Johannah Sohn, the new director of congregational learning at Temple Beth El in Aliso Viejo, has a vision.
“There is a pulsating hum that becomes a joyful noise in the Bet Midrash,” she explained. “The classrooms are full, and the students are having the best time learning, cooking, creating and being part of a vibrant learning community.”
Sohn, who has spent her entire career in the field of Jewish education, has worked with every age group from newborns to adults and loves helping make Judaism come alive for everyone. Believing that Jewish education is her passion and her calling, she has worked in Jewish day schools, religious schools, camps and Hillel.
Sohn has extensive experience in strategic planning, change management, curriculum development and facilitation. She has worked with diverse constituencies, inspiring both lay and professional leadership.
She holds a master’s degree in education from American Jewish University, a doctorate in education from Northeastern University and is a proud alumna of the Day School Leadership Training Institute (DSLTI) at The Jewish Theological Seminary.
A nationally recognized visionary and educational leader known for redefining elementary education through the conception of the Zebrack Design Lab, an innovative classroom environment based on Design Thinking principles, Sohn wants to bring authentic, hands-on, deep Judaic learning to people of all ages.
“I want everybody to connect to Judaism and the community by bringing education into people’s lives in a meaningful and real way,” she said.
Sohn is starting by reimagining and reinvigorating the religious school program at Temple Beth El, moving from a monthly Shabbat program to a weekly Monday classroom program and a community-based Shabbat program that is a fun opportunity to showcase what the students are learning.
She envisions the Shabbat program with a lively atmosphere with food trucks, dinner and services. The Monday classes will have a hands-on, dynamic, camplike vibe. Hebrew classes will be online and level based.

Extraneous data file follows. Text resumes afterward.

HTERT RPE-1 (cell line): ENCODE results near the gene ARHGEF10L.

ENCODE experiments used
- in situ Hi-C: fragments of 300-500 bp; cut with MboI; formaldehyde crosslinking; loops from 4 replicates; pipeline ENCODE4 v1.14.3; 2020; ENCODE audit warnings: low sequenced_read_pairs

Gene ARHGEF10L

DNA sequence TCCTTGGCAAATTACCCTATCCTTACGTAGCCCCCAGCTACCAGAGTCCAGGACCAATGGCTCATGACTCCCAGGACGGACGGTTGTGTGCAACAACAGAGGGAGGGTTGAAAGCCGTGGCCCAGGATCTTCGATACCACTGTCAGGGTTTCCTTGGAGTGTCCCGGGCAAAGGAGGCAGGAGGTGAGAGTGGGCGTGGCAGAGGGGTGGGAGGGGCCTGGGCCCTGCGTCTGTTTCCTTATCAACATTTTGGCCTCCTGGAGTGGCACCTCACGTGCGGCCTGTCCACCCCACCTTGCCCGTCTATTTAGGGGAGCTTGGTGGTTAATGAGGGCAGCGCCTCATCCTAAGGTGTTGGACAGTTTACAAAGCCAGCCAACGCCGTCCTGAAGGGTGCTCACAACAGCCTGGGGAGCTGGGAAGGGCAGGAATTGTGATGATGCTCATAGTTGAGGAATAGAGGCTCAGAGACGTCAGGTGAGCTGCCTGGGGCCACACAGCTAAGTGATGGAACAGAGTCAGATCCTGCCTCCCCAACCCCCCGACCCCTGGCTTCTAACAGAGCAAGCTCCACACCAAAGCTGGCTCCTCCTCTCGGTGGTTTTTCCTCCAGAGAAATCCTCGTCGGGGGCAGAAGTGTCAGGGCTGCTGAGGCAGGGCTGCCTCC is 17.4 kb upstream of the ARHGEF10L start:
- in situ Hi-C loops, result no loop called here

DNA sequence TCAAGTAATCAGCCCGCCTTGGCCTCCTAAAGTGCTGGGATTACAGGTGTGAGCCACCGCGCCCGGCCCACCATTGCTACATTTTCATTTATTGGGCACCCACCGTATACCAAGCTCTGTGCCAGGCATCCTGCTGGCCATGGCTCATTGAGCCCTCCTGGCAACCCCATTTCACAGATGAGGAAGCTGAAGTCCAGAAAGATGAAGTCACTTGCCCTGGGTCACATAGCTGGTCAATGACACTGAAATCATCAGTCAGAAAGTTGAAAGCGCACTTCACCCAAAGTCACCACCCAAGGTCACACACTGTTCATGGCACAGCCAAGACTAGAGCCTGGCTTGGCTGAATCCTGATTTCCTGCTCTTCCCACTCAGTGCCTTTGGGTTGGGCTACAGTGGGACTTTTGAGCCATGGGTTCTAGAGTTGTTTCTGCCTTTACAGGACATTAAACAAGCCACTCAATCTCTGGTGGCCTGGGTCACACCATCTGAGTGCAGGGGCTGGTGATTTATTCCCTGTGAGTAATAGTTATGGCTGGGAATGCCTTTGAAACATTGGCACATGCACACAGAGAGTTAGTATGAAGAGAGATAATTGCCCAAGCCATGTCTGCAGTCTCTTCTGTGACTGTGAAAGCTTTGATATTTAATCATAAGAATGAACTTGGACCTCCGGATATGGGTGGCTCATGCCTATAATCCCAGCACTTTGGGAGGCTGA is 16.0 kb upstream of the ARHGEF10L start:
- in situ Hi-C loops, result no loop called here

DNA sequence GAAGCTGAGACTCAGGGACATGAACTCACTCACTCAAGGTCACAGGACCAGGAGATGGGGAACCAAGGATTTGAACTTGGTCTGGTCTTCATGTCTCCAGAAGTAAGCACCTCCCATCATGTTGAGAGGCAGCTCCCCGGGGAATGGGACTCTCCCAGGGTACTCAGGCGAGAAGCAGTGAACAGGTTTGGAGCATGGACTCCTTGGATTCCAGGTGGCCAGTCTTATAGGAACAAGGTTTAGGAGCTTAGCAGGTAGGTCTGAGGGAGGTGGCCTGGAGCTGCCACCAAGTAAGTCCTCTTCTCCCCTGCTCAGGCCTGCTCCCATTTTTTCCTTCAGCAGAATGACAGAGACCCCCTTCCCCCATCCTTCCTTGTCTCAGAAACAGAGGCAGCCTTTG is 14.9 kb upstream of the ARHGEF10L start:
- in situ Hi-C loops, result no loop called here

Starting by interviewing people about their experiences in the education program, Sohn, who started her position in March, wanted to make learning at the congregation open and accommodating. There will be more contact hours, a comprehensive curricular guide and deeper learning while trying to create balance with all of the other activities in students’ lives.
Each grade level will have a Judaic studies component, including holidays, Bible stories and Israel, with Talmud studies in the higher grades. Hebrew will have a Bet Midrash approach with a chevrutah (study group) element as the students get older. Hebrew learning will have a movement-based approach, focusing on the connection between the language and motor memory and connected to prayers.
Sohn is well aware of the importance of teen influence on younger learners.
“Teen leaders who are experts in certain prayers will build connections and inspire learners to want to study more and eventually be part of a youth group,” she said. “This will help to retain students by giving them a thirst for the next step.”
Committed to lifelong learning, Sohn will approach adult education in various ways. There will be a parenting center, “My Grownup and Me,” where babies and toddlers come with parents and grandparents. A parenting resources center is going to address issues such as internet safety, teen talks and discipline through Judaism. There will also be adult classes that accommodate and embrace the diversity of the members, Sohn said.
“Temple Beth El is a hub for Jewish life in South Orange County,” Sohn concluded. “Our education program will reflect that in serving the community.
Ilene Schneider is is a contributing writer to Jlife magazine.